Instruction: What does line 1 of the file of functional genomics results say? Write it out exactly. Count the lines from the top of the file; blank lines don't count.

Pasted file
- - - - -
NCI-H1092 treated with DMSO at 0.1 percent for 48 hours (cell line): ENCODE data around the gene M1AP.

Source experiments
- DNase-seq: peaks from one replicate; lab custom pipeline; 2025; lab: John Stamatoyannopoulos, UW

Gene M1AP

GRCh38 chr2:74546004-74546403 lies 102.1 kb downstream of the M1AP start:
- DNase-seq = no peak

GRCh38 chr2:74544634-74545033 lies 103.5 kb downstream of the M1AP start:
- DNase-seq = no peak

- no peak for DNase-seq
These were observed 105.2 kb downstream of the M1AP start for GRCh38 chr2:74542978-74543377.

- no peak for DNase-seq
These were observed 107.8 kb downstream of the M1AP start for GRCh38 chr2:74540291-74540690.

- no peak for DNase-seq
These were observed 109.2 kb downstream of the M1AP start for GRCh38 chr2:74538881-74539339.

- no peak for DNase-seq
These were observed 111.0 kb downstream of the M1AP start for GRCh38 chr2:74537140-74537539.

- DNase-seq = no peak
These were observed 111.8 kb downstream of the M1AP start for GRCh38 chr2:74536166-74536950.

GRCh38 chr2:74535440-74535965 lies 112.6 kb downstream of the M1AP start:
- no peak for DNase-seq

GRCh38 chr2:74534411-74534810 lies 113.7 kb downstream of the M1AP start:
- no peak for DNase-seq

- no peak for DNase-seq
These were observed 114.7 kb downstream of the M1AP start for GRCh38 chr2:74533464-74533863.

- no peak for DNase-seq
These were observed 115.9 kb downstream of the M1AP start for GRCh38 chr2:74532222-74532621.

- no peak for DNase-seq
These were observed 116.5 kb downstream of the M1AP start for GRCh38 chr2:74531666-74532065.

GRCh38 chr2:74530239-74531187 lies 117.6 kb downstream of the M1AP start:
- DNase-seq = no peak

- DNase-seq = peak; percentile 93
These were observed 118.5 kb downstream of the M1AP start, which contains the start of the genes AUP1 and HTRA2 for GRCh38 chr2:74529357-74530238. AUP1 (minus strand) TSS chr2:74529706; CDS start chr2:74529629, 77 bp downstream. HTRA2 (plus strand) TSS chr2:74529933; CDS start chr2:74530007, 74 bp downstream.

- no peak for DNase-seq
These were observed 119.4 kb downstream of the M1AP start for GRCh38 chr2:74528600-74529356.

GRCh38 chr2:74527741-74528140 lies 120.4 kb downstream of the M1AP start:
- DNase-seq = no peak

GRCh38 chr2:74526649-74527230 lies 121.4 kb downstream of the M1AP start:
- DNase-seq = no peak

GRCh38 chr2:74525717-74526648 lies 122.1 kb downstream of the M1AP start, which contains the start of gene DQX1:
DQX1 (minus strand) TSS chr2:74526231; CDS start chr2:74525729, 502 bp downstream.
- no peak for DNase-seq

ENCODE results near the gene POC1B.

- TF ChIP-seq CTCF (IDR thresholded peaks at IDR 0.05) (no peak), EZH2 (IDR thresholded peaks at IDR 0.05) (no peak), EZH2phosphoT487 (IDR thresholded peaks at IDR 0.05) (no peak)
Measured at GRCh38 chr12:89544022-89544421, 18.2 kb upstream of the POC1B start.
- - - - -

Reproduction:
NCI-H1092 treated with DMSO at 0.1 percent for 48 hours (cell line): ENCODE data around the gene M1AP.